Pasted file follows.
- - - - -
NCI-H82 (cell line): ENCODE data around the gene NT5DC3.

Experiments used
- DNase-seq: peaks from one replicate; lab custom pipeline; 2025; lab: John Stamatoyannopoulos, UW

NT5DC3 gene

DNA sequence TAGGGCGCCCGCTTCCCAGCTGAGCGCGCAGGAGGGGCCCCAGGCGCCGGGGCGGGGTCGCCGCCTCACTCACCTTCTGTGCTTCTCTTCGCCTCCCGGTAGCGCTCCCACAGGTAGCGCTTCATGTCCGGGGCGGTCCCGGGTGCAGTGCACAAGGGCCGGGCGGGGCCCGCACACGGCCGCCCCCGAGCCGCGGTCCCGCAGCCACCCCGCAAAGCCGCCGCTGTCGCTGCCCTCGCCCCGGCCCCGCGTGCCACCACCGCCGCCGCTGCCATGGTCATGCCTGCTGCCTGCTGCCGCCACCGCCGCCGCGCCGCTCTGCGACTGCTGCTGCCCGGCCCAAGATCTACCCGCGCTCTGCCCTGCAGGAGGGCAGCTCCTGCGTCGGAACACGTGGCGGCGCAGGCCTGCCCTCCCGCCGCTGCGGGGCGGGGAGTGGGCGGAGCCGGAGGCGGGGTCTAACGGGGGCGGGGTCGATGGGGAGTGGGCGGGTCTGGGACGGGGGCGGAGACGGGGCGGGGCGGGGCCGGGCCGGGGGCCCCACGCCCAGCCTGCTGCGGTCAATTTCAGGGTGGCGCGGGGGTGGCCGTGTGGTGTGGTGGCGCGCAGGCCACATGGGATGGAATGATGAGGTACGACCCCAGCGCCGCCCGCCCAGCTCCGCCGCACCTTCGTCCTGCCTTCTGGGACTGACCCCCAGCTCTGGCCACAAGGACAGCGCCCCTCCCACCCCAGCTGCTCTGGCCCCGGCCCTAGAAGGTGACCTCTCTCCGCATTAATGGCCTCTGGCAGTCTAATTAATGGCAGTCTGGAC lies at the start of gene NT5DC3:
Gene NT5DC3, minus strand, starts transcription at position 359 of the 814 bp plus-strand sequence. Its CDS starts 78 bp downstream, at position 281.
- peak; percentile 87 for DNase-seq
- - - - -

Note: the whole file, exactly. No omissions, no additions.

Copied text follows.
NCI-H82 (cell line): ENCODE data around the gene NT5DC3.

Experiments used
- DNase-seq: peaks from one replicate; lab custom pipeline; 2025; lab: John Stamatoyannopoulos, UW

NT5DC3 gene

DNA sequence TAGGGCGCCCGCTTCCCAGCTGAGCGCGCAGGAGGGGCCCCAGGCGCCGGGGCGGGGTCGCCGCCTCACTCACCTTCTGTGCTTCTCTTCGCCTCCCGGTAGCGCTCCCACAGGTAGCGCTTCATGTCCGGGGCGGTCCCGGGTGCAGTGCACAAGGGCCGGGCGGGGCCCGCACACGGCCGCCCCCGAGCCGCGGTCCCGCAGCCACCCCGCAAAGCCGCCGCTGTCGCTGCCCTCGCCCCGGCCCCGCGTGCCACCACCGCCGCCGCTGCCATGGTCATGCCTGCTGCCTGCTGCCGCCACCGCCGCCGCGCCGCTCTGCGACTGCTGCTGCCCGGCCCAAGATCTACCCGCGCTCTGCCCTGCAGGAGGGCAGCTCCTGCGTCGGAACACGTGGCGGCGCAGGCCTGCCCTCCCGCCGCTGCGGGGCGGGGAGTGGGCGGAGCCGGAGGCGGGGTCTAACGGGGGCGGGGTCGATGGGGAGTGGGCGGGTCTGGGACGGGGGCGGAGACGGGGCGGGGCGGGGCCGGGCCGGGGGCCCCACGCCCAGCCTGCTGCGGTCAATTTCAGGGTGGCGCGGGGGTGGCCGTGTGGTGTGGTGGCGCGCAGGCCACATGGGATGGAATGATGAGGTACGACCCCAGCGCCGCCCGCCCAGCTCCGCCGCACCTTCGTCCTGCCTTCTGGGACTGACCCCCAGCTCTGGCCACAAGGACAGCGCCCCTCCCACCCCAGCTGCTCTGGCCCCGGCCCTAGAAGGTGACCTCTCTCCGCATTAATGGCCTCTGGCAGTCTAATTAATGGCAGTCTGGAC lies at the start of gene NT5DC3:
Gene NT5DC3, minus strand, starts transcription at position 359 of the 814 bp plus-strand sequence. Its CDS starts 78 bp downstream, at position 281.
- peak; percentile 87 for DNase-seq